We’ve been debating whether it’s time to add a crypto category in our fintech services directory for small businesses (SMB/SME). We hadn’t really seen a killer use case for normal businesses* given that accepting payments via crypto is still too complicated, expensive and slow (at least in the U.S. where other payment methods work fine).

But I think we have found a fairly straightforward use case: social (aka utility) tokens (the fungible kind) used to reward frequent customers for participating in a community and/or buying goods & services.  They are basically a web3 version of a decades-old technique of incentivizing users with free miles, green stamps, stars, etc.

However, crypto-powered tokens have more potential because the token is liquid and has the potential (though not the likelihood) to appreciate. Not only can tokens be redeemed for free or discounted stuff at the retailer, they can also be easily sold on secondary markets to cash out.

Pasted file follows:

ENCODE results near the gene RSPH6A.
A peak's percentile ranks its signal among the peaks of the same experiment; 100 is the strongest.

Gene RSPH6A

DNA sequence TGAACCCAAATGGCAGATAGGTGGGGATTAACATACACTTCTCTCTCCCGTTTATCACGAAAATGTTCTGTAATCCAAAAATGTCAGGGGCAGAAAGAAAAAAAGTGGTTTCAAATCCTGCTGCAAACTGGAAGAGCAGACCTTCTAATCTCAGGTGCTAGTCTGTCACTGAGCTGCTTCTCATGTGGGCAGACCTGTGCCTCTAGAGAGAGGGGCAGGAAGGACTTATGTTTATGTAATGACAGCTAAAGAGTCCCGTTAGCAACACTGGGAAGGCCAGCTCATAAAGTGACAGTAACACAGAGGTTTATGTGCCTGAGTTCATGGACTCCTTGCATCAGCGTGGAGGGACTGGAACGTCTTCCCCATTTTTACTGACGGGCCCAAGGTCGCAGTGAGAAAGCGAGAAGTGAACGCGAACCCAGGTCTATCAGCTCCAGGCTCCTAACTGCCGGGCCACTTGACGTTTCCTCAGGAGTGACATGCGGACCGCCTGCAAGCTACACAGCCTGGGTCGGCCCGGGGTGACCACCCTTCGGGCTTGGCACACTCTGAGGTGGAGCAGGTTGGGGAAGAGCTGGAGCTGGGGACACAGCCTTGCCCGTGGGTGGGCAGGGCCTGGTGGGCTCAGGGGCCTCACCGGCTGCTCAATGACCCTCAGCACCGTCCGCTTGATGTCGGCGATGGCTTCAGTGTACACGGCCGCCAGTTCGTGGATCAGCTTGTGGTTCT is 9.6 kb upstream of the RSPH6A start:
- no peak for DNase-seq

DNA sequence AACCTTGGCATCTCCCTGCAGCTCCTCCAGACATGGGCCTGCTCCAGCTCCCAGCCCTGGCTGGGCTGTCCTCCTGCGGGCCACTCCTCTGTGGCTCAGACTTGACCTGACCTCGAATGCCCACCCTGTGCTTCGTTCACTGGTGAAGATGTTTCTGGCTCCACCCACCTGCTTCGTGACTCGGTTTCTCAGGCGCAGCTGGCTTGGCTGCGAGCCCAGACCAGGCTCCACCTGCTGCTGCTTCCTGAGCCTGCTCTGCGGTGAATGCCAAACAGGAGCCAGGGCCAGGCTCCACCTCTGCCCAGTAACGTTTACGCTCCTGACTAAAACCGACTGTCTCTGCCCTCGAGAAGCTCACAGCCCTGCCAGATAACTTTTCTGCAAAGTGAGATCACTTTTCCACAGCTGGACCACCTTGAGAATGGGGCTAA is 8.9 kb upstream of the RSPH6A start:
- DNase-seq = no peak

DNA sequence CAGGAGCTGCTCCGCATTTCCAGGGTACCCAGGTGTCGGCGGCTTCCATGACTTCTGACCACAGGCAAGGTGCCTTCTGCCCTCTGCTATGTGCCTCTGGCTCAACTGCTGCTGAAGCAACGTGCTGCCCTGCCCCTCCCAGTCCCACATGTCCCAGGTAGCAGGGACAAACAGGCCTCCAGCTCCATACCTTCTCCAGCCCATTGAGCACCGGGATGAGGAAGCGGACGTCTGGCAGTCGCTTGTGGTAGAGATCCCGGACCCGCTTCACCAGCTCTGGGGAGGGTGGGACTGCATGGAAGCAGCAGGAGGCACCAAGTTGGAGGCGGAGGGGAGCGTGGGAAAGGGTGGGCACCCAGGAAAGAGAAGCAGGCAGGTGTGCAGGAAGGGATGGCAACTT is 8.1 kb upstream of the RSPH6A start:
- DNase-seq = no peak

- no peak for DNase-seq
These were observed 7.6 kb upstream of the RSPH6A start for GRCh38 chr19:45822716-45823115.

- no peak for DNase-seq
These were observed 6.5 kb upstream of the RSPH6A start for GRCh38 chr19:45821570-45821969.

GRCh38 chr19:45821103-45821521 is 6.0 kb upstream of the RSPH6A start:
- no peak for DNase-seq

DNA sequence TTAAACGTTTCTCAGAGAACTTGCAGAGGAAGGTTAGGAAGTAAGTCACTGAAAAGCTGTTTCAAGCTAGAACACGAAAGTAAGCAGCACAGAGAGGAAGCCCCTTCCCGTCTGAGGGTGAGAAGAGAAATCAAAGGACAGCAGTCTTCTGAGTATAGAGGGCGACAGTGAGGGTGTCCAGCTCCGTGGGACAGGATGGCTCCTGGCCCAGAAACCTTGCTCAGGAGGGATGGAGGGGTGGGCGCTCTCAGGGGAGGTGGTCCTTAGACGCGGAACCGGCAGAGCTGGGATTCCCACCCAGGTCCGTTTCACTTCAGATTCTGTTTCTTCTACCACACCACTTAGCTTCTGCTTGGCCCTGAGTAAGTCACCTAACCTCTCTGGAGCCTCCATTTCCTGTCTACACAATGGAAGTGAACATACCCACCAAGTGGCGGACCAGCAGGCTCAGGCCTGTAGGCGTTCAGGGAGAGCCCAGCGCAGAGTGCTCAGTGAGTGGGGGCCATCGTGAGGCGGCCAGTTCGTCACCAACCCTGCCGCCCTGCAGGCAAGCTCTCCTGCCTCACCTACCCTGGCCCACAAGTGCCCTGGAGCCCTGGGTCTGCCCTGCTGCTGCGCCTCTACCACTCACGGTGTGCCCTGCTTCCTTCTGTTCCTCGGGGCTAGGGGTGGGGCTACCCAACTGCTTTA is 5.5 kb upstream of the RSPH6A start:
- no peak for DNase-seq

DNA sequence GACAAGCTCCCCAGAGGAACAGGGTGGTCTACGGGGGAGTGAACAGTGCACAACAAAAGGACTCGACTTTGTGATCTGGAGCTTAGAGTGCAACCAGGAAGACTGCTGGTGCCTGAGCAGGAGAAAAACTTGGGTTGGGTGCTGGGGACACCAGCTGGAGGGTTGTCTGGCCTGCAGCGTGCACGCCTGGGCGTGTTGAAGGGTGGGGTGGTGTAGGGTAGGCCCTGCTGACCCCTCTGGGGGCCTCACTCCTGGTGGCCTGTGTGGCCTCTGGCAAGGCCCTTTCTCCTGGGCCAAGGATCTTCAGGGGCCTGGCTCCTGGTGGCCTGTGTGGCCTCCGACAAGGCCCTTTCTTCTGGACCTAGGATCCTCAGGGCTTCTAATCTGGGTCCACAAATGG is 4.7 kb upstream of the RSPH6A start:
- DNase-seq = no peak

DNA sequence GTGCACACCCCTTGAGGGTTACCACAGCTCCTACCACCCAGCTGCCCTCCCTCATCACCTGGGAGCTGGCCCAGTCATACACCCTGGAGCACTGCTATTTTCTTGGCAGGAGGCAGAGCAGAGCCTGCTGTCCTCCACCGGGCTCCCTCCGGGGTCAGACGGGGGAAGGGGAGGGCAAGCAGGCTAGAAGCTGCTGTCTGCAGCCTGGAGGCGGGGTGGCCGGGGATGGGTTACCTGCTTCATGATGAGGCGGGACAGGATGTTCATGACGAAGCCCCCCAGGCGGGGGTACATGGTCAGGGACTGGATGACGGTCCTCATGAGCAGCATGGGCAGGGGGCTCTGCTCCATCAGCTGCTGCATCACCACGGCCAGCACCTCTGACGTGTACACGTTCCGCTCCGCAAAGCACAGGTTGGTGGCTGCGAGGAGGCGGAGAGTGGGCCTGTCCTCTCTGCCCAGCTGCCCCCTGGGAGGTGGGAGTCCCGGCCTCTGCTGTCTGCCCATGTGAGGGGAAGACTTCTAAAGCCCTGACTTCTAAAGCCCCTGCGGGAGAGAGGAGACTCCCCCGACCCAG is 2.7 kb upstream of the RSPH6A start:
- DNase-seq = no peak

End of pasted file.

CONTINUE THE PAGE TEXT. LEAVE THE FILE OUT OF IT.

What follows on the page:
They also have the added appeal of being able to appreciate in value if the wider market decides they are worth more than their straight-up redemption value.

Creating value in social tokens:

  • Discounts: Tokens can be used for discounts, with more tokens equal higher discounts.
  • Merchandise: Tokens used to buy goods and services. Works especially well with digital goods.
  • Rewards: Customers receive tokens for various activities (eg. referrals)
  • VIP access: Token holders can gain exclusive access to content and experiences.
  • Recognition: Token achievements can be gamified with leader boards, lifetime achievement badges, etc.
  • Sweepstakes: Customers can be entered into drawings/games for bonus tokens.
  • Tipping: Tokens can be used to tip and/or recognize exemplary employee performance.
  • Gifting: Tokens can be used to gift products and services to others.

Overall, there are many advantages to using a token as the foundation of a customer loyalty program. However, there are some serious drawbacks too, primarily having to do with the newness of the technology.


  • Easy to understand: They are pretty much like the customer loyalty programs that have been popular for decades
  • Flexible: Can be used to provide discounts, SWAG, members-only events, freebies, etc etc